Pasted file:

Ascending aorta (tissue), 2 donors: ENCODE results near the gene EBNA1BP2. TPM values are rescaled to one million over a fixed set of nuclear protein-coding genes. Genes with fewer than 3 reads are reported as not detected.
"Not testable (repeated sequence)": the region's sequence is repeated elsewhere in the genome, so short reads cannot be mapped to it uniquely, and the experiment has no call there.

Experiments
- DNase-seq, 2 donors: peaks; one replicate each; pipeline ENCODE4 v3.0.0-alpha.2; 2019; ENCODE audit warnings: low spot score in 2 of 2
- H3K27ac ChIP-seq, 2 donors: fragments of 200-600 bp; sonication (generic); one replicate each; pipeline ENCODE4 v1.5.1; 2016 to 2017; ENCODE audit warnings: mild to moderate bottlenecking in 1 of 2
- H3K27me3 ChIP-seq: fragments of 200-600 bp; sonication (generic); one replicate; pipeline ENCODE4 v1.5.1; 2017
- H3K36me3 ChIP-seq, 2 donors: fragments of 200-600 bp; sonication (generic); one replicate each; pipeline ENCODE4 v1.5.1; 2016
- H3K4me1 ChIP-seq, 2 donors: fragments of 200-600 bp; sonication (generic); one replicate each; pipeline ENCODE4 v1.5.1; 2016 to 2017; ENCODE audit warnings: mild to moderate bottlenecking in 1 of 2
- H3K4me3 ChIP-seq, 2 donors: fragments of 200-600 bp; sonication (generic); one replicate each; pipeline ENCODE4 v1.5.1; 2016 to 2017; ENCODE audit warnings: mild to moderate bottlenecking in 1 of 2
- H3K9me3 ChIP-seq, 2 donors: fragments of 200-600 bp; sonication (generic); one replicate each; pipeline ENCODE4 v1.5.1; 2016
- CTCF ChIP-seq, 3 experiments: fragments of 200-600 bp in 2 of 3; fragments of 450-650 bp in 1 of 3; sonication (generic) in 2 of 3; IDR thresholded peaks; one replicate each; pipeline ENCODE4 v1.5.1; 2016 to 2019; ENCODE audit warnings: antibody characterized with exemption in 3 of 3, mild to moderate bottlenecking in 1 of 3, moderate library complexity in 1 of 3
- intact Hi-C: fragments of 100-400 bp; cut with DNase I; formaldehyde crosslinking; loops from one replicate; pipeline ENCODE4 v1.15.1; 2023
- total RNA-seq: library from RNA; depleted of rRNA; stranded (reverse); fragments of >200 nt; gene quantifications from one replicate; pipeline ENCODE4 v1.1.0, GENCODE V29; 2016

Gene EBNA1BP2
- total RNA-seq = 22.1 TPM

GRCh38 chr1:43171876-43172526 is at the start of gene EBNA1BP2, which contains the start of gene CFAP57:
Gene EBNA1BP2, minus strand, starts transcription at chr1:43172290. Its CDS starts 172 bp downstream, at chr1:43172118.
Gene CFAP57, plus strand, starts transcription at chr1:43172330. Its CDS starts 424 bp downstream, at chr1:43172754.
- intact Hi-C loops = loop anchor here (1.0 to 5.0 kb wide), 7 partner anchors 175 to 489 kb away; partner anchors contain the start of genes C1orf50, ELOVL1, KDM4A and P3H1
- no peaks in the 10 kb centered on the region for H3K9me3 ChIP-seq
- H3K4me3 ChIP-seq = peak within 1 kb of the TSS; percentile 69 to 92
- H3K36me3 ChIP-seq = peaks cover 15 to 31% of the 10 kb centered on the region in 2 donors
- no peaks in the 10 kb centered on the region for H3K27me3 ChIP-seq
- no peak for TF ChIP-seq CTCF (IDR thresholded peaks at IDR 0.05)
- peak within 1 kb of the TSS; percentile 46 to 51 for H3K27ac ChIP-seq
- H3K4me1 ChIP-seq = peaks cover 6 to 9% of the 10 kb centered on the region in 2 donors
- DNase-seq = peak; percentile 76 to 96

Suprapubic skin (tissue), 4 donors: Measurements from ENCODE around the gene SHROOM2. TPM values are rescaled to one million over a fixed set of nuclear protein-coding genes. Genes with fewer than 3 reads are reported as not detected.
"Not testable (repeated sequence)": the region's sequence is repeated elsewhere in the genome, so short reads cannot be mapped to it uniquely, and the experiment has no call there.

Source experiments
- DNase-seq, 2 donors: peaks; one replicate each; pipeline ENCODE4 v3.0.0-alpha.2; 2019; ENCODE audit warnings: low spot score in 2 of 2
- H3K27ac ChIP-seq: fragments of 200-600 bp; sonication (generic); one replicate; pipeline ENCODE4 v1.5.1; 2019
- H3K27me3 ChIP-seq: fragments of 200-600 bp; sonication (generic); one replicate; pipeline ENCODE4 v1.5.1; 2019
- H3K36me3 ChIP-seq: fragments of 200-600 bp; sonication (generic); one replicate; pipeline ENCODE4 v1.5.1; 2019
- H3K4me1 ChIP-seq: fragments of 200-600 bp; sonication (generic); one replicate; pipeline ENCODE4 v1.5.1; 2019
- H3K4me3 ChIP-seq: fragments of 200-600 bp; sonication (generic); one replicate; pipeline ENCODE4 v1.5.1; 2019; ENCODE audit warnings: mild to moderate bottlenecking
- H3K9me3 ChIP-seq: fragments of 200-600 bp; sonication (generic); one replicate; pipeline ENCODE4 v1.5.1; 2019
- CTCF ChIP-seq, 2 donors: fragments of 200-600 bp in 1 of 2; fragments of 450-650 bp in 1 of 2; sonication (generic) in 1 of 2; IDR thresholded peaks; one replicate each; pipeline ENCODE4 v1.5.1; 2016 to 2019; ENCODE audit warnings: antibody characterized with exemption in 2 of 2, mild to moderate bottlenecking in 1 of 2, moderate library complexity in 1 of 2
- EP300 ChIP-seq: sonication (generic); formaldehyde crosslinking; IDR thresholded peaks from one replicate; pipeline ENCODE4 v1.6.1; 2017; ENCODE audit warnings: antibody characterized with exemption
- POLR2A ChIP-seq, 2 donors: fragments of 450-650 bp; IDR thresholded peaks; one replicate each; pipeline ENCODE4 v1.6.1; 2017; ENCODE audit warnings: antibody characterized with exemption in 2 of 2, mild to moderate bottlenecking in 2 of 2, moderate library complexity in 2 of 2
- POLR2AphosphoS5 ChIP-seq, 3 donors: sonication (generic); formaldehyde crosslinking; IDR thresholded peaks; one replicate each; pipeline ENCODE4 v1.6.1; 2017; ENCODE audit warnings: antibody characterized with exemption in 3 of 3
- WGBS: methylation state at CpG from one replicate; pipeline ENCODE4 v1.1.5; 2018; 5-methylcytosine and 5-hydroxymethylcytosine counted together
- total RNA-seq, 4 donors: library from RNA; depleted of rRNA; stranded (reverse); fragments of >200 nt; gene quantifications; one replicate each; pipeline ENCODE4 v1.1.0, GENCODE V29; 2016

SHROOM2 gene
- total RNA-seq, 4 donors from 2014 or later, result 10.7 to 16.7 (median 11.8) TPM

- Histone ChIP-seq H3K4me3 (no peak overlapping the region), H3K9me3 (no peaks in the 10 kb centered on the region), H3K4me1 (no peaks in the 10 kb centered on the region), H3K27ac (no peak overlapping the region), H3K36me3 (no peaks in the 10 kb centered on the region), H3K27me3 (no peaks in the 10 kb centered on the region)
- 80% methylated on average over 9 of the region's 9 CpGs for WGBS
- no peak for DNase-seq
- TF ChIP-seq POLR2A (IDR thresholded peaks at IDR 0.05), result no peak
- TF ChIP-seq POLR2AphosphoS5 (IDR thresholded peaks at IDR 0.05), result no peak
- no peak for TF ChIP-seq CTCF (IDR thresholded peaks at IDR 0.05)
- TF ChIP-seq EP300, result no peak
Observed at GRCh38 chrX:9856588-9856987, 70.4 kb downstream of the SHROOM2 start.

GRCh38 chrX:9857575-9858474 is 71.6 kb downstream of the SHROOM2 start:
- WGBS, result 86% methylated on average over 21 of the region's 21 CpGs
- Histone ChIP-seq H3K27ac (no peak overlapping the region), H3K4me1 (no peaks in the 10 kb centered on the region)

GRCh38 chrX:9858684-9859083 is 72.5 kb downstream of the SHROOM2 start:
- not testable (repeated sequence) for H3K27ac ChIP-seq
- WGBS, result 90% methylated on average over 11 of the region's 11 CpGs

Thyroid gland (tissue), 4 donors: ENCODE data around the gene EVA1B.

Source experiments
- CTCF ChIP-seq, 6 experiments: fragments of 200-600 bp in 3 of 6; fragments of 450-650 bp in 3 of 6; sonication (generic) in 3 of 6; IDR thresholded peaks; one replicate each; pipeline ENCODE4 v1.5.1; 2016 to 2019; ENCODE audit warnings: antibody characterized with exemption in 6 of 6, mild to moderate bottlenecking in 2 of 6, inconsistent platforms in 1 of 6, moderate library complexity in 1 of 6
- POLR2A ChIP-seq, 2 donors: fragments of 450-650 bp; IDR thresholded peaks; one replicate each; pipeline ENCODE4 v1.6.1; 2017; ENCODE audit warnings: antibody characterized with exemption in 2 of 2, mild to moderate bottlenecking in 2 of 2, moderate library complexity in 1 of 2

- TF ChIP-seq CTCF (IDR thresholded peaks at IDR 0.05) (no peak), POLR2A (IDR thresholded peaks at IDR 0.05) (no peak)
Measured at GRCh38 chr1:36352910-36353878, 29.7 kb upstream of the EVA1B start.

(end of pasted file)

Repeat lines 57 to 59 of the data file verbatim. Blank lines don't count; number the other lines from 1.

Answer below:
GRCh38 chrX:9858684-9859083 is 72.5 kb downstream of the SHROOM2 start:
- not testable (repeated sequence) for H3K27ac ChIP-seq
- WGBS, result 90% methylated on average over 11 of the region's 11 CpGs